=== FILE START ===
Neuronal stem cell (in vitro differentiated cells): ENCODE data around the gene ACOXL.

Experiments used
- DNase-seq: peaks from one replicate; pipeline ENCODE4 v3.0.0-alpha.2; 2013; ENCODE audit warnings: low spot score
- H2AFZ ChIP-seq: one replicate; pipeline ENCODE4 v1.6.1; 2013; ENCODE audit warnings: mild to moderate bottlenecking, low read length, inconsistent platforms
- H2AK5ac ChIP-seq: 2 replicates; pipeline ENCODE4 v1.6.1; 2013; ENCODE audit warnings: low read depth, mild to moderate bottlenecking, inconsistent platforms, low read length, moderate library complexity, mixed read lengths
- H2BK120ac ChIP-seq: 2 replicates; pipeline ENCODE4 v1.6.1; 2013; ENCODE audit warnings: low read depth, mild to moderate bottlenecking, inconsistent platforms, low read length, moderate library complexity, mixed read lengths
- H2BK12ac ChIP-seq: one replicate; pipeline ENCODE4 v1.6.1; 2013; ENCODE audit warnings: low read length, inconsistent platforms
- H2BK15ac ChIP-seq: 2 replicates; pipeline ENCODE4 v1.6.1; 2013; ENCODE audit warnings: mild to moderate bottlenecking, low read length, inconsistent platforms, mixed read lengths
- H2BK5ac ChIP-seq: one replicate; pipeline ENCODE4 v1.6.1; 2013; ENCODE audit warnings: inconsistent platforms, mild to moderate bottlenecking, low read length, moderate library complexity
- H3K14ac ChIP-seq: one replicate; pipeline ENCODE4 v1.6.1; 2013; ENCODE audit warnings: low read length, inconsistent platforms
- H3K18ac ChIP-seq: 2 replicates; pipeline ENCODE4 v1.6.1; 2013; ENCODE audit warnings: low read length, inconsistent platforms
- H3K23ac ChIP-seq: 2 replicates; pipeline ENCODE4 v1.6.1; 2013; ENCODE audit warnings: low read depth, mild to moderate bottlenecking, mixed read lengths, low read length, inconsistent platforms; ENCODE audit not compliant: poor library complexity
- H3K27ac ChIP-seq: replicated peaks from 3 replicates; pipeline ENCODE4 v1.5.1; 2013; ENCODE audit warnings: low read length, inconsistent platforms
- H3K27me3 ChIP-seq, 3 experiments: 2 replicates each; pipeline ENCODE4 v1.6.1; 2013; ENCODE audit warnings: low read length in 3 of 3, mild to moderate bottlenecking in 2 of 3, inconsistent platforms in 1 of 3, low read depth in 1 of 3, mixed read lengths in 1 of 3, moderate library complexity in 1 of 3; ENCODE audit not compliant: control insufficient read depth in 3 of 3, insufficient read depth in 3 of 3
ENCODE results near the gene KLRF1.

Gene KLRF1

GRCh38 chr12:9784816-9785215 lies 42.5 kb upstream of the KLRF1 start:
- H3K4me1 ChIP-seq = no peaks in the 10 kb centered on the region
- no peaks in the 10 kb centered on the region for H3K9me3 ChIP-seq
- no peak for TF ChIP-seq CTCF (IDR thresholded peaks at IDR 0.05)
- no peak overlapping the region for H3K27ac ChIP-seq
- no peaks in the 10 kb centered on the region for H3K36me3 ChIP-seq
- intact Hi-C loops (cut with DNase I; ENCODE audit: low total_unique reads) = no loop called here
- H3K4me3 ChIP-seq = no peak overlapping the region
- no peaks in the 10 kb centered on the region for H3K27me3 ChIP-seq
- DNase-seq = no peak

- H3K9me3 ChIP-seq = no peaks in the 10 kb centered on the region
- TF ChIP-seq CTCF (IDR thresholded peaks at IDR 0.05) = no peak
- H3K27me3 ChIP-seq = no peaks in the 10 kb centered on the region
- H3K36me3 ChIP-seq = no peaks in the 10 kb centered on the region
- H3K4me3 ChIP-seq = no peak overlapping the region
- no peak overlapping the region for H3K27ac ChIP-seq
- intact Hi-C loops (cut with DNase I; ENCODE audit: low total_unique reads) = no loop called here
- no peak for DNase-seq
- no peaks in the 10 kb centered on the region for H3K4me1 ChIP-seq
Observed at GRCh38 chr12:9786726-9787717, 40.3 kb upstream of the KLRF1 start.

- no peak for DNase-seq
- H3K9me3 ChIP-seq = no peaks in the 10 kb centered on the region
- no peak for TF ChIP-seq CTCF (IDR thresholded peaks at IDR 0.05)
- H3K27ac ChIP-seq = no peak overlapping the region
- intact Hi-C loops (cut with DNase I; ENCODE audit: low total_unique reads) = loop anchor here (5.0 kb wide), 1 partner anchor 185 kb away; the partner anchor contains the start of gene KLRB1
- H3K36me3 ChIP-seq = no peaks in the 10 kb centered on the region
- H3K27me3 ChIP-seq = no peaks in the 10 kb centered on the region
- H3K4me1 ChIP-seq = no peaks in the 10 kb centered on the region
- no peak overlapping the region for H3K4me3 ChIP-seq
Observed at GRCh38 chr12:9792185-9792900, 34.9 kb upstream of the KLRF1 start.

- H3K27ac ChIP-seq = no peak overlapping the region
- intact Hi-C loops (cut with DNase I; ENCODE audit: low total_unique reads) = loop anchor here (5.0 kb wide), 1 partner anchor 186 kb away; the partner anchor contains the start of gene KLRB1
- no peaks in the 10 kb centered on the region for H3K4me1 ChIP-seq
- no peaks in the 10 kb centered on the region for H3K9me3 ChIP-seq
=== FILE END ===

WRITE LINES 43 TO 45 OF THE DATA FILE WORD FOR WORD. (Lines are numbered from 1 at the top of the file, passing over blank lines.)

- H3K27me3 ChIP-seq = no peaks in the 10 kb centered on the region
- H3K4me1 ChIP-seq = no peaks in the 10 kb centered on the region
- no peak overlapping the region for H3K4me3 ChIP-seq